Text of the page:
Of all the Thai food we ate in Chiang Mai (and we ate a lot), 2 of our favourite dishes were Khao Soi (a soup like dish consisting of egg noodles and meat in a curry coconut sauce) and Khao Kha Moo (braised pork leg on rice). When Adrienne brought home fresh turmeric last week it was a sign to make Khao Soi, and in keeping with the Thai theme I decided to try and recreate the fabulous Khao Kha Moo from the famous “Lady with the cowboy hat” at the Chang Phueak Gate in Chiang Mai.
Khao Soi (Curried Egg Noodles)
This Burmese influenced dish is a popular street food dish in northern Thailand.
The name means “cut rice” even though it is served with noodles. This might be because the Burmese word for noodles is “khao swè”.
The curry paste for this dish contains ginger, onion and fresh turmeric instead of the garlic, lemongrass, galangalal and shrimp paste that you find in the more well known Green, Red and Massaman curries.
2 dried thai chillies (seeds removed)
3 tbsp diced onion
2 tbsp diced turmeric (you can use turmeric powder if you cannot find fresh turmeric)
3 tbsp diced ginger
1 tbsp coriander seeds
4 cardamom pods
1 tbsp curry powder
1 tsp salt
125ml coconut milk
450g chicken fillets, diced.
125g egg noodles
500ml coconut milk
1tbsp soy sauce
1 tsp palm sugar
Fish sauce / salt for additional seasoning (optional)
60ml diced red onion
60ml coriander, chopped
As with any curry dish the paste is the most important part of the preparation.
Toast the coriander seeds and the seeds from cardamom pods.
Saute the onion, ginger and turmeric to bring out the flavours. A word of warning – fresh turmeric stains – I still have bright yellow fingers.
Blend the spices and vegetables with 125ml coconut milk. As with all Thai curries the authentic way is to pound it in a mortar and pestle, but I must admit that this is a shortcut I often take.
Add the curry powder and salt and your curry paste is finished.
Heat the curry paste in a wok until it starts to boil. Boil for 2 minutes, adding coconut milk so that it does not dry up.
Add the chicken and the rest of the coconut milk.
Let simmer for around 20 minutes, adding water if necessary. Be careful not to let it get dry.
While the curry is simmering, fry some egg noodles in hot oil over high heat for garnish.
Season the curry with 1 tablespoon soy sauce and 1 teaspoon palm sugar. Add salt or fish sauce if you feel that the dish needs more seasoning.
Serve over boiled egg noodles and garnish with the fried egg noodles, diced shallots, coriander and a lime wedge.
I adapted this recipe from the High Heel Gourmet blog. You can find the original recipe here.
Khao Kha Moo (Braised Pork Leg with Rice)
One of the dishes on our culinary bucket list in Chiang Mai was Khao Kha Moo from the “Lady in the Cowboy Hat”. I was lucky enough to get a photo with her during a lull in business that evening. Adrienne was too busy eating to take any photos.
2 pork shanks (it is important to use unsmoked pork shanks)
Vegetable oil for frying
3 cinnamon sticks
3 star anise
1 tsp coarse salt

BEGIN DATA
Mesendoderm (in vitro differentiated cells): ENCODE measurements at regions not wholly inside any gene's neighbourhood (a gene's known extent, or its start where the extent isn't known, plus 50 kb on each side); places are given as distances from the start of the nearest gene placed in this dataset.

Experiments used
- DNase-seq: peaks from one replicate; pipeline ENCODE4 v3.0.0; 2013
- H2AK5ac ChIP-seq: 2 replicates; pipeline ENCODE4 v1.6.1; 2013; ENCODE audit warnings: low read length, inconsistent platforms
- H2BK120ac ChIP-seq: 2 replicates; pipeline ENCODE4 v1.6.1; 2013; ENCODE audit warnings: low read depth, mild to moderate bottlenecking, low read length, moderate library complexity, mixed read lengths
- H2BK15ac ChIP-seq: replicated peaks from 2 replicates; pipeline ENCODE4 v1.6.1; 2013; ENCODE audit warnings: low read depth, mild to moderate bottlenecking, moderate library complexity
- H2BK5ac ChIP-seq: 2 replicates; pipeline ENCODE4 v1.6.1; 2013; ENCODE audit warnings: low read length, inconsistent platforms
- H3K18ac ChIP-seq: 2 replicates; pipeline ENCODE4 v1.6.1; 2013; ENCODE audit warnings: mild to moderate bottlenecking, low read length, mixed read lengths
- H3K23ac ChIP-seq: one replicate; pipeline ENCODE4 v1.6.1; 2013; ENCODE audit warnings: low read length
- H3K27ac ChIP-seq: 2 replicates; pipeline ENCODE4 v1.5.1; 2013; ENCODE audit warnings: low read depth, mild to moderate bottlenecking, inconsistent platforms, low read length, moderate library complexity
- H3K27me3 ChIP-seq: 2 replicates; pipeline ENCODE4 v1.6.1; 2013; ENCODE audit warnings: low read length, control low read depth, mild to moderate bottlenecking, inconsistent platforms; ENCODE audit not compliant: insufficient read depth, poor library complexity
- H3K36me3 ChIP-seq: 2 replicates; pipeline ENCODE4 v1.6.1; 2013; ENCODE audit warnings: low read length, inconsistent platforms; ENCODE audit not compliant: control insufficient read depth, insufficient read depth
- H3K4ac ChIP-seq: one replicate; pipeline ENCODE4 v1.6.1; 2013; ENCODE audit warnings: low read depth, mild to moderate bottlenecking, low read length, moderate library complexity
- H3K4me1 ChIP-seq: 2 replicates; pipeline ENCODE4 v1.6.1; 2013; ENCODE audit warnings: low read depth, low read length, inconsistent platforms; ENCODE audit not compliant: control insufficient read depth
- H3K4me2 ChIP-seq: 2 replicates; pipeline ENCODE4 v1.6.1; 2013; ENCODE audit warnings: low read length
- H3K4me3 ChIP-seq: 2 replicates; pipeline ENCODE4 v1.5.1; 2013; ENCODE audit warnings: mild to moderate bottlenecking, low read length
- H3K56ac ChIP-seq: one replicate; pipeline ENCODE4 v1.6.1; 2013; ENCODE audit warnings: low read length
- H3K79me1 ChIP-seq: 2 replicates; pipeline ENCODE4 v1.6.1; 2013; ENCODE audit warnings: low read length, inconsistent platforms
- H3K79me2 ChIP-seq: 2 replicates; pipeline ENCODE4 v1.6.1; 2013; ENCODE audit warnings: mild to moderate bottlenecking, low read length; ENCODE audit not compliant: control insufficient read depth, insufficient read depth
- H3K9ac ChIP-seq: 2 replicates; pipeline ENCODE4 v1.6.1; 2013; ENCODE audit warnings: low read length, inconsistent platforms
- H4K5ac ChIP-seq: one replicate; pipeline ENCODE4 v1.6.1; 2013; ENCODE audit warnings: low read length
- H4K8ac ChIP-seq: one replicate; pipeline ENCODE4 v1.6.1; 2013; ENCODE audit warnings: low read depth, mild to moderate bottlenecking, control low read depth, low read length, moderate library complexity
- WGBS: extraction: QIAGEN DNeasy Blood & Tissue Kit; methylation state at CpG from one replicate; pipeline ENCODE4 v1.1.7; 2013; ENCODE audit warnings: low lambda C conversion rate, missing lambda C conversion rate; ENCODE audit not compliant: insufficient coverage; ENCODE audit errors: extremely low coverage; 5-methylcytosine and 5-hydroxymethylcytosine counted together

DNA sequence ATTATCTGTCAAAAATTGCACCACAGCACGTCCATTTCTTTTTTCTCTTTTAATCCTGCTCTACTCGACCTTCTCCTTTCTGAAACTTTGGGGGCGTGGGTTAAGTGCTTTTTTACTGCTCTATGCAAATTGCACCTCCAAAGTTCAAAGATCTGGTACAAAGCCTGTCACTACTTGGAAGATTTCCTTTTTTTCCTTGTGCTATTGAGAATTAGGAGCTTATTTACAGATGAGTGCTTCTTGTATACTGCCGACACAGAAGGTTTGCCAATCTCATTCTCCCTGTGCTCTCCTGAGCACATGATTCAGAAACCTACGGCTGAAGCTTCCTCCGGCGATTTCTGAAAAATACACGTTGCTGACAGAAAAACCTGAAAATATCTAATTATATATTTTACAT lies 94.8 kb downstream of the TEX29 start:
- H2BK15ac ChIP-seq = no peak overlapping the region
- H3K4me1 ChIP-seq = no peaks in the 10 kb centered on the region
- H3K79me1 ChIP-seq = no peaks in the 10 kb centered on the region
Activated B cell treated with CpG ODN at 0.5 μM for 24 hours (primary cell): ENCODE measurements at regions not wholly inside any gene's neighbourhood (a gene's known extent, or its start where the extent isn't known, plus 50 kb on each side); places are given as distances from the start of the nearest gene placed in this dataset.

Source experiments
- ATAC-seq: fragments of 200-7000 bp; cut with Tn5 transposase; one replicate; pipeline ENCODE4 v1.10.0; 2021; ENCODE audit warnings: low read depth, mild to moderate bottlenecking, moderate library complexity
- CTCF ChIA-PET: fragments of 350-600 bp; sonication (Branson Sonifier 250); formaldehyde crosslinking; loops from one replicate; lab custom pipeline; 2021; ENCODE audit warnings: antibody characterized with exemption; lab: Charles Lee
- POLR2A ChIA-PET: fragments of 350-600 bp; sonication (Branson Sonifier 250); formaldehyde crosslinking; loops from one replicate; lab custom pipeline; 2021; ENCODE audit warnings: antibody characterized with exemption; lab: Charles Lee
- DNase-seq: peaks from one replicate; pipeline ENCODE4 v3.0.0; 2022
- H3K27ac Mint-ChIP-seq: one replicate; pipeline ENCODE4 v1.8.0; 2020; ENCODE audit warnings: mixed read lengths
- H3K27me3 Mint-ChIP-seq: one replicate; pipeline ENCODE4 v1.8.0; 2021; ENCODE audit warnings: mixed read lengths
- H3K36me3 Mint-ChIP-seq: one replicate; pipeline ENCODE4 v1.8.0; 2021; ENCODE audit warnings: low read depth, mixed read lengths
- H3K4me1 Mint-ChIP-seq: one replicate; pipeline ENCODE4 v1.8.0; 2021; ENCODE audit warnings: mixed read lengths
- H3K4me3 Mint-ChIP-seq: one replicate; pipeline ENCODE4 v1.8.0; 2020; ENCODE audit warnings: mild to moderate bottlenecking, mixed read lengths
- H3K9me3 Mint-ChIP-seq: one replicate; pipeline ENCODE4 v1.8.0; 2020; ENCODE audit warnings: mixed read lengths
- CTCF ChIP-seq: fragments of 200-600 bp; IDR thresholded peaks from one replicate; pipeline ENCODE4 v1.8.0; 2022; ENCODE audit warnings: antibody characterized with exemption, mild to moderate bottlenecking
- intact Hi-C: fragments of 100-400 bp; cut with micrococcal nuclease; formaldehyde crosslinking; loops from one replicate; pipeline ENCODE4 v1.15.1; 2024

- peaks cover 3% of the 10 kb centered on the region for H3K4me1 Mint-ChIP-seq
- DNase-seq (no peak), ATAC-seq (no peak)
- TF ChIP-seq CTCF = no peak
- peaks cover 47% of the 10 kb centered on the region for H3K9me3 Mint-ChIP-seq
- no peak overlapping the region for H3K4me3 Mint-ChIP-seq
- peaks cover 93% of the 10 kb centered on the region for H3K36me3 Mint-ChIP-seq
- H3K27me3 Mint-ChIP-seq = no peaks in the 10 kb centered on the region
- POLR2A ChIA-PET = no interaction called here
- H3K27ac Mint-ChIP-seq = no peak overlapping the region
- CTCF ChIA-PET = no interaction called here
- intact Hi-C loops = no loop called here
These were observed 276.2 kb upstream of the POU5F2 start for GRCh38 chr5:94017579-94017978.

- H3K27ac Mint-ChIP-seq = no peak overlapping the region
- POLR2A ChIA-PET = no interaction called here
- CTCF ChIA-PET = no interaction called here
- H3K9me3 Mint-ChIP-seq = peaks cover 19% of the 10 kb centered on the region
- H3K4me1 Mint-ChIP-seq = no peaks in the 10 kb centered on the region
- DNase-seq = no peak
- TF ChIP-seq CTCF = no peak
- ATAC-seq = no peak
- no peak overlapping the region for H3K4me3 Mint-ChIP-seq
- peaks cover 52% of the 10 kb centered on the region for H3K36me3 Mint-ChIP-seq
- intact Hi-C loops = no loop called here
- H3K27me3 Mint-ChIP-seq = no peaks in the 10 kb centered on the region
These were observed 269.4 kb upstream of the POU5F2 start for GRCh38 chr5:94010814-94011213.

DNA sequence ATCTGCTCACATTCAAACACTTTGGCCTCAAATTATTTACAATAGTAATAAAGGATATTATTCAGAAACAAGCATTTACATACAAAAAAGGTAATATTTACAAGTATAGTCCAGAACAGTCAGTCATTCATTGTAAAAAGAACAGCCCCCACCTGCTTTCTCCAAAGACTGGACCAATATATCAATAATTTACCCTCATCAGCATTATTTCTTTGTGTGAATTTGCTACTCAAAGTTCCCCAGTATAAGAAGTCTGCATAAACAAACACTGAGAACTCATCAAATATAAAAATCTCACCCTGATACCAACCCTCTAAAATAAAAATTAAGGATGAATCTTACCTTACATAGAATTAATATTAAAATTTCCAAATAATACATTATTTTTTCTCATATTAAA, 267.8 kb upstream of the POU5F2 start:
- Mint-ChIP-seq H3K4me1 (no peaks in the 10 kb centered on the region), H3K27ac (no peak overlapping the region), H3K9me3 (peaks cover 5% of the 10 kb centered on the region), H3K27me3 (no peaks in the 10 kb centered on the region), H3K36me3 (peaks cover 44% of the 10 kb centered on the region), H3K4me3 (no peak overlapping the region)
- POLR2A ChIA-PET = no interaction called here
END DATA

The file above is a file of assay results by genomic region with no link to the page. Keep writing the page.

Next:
5 tbsp soy sauce
4 tbsp palm sugar
3 tsp Chinese Five Spice Powder
10 Szechuan peppercorns
5 black peppercorns
5 cloves garlic
6 coriander roots (or 1/4 tsp coriander powder)
4hard-boiled eggs (peeled)
Pak choi/bok choi
125g oyster mushrooms (optional)
3 minced garlic cloves (minced)
2 green chillies (de-seeded and minced)
1 tsp sugar
3 tbsp rice wine vinegar.
Heat oil in a wok and fry the shanks until golden brown.
Pound the garlic, peppercorns and coriander roots in a mortar and pestle to form a paste. Roast the star anise and cinnamon in a pan to bring out the flavours.
Place the shank in a pot/slow cooker and cover with water. Add the garlic paste, cinnamon, star anise, soy sauce, salt, sugar and 5 spice powder. Bring to a boil, then reduce heat, and cook for another 3 hours until tender. If you use a slow cooker, cook for 4 hours.
While the shank is cooking mix the garlic, chillies, sugar and vinegar for the sauce. This sauce is essential to the dish as the vinegar taste cuts through some of the fattiness of the meat.
Add the eggs and mushrooms during the last hour of cooking.
When the shank is tender, remove from the braising liquid and let it cool enough to handle. Slice the meat (with skin).
Spoon some liquid from the pot/slow cooker into a pan and lightly braise the pak choi in it. Remove the eggs and mushrooms from the braising liquid.
Ladle some of the braising liquid over the pork and serve over jasmine rice with the eggs, mushrooms, vinegar sauce and and pak choi on the side.
Coconut, Lemongrass and Ginger Ice Cream
I wanted to make an ice cream with loads of coconut flavour so I decided to substitute the cream in my Coconut Ice Cream recipe for more coconut milk. It did not come out as smooth as I wanted it to so I will not post the recipe for now as it needs some tweaking. Enfusing vanilla, ginger and lemongrass in the coconut milk gave it a wonderful flavour though.
We had this with a Goedverwacht Shiraz Rose and a Durbanville Hills Merlot Rose to compliment the Asian flavours.